If you have consumed whiskey and whiskey media, you start to identify moments in time.
I can remember a moment in time where store picks became as sought after as limited fall releases. As whiskey consumers anticipated their annual fall disappointment, we began to see distilleries have spring releases. Eventually marketers and new brands got wise to this, and it seems we have a new bottle to chase every month now.
Another moment in time was the finished whiskey controversy. Should bourbon finished in anything be allowed to say bourbon on the label? Was it an effort to hide bad whiskey? Was it a gimmick? Could finishing really produce better results than a well-aged bourbon that stayed true to the laws that spawned the industry and liquid we all know and love?
Then there was this time that I realized finished whiskeys stopped being one-time experiments that were released in a limited fashion. You could now even get them as store picks. A few years back, a friend of mine was in a liquor store in northern Illinois with a decent reputation for their store picks. This friend was still in that initial phase of his whiskey journey. He was keen to buy anything and everything that had a cool label, novelty or was just plain different.
He is also a good friend that has read my reviews, and I have been on the record as saying that Cognac finished bourbon is a cheat code. He also read a recent Barrell review I had done and was interested in the brand. So, when a good store with a good reputation had a pick from a good brand with what could be a good finish, he had to jump on this bottle.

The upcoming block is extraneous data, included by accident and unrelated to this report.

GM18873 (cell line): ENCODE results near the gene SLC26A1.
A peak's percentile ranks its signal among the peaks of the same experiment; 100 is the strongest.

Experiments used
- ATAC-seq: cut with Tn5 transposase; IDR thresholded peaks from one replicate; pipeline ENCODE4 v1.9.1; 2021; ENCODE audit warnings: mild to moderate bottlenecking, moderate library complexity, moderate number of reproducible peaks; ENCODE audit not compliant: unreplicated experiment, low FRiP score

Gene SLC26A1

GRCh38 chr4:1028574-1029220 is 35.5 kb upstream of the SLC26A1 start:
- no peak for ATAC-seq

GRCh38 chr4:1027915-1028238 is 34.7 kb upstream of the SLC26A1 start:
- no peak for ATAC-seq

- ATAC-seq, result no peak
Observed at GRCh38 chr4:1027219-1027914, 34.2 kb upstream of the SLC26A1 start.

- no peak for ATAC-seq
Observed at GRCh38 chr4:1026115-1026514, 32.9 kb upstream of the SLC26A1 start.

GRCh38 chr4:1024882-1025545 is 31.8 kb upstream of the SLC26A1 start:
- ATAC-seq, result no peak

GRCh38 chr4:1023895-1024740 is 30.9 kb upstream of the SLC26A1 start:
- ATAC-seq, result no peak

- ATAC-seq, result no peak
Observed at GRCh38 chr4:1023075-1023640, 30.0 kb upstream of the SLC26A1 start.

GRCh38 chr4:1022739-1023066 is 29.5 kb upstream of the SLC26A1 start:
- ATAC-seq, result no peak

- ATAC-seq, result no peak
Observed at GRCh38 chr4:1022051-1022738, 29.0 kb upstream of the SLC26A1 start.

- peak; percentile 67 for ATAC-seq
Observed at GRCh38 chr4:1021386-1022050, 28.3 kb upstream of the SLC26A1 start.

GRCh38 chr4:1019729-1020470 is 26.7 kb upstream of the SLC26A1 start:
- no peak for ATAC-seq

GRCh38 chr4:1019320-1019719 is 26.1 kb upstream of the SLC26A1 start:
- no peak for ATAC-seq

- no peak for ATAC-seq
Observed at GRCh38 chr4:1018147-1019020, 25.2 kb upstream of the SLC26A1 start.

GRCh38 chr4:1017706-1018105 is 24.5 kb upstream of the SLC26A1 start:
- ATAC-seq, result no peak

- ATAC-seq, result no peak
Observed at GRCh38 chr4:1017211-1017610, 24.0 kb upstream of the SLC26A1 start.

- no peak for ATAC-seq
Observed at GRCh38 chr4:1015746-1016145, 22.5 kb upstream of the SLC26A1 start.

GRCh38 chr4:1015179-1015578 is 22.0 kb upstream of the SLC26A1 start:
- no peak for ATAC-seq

A recent burglary left me cleaning out my garage and I happened upon this bottle. Full disclosure: it has spent two summers and two winters in my alley-facing rickhouse. As I picked up the bottle there was a quarter left in it. All of us whiskey hoarders have these bottles, ones that we remember being so good that we were afraid to empty it. So, I sampled it out. I poured the rest of the bottle into sample bottles and decided that I needed to share this bottle with the world.
The one thing is that I didn’t drink the bottle. The last time I had a drink from this one was 2020. I remembered it being good. Should I write a review on it? Still, there was one glaring problem.
I’ve reviewed Barrell quite a few times on this site. I think they are fantastic at blending and finishing whiskey. My scores for them seem to be getting progressively higher and before I put another Barrell review out there, I decided to check my phone.
I consumed more whiskey media that day. In fact, it was Twitter where news of a new finished whiskey was making headlines. It caused a discussion amongst our group… and there was Taylor Cope, our fearless leader here at Malt.
Taylor recently wrote a cathartic article here in his review of Woodinville. We all have a whiskey journey and Taylor seems ready to pass “Go” on the Monopoly board here. It sounds like he isn’t chasing Marvin Gardens anymore. We all know he thinks Park Place is overpriced. The questions are as follows:
“Can a finished bourbon that I remembered liking two years ago earn a decent score from the Bourbon purist?”
“Is Matt mad and remembers something being better than it truly was?”
“Is this store pick at 66.87% ABV a hot mess like the man who bought it?”
Only one way to find out: bring on the Taylor.
[Change of narrative voice]
Taylor here. Matt gave me this sample and sent me his preamble, which I didn’t bother reading ahead of tasting the whiskey. I opened it up, poured it out, and my thoughts are below. As before, I am scoring without the benefit of knowing the price of this or the specifics (I added these in later, during editing); the score is just my impressions of this whiskey on its own merits. I’ll consult his introduction and append my thoughts after I have had a chance to consider this without interference.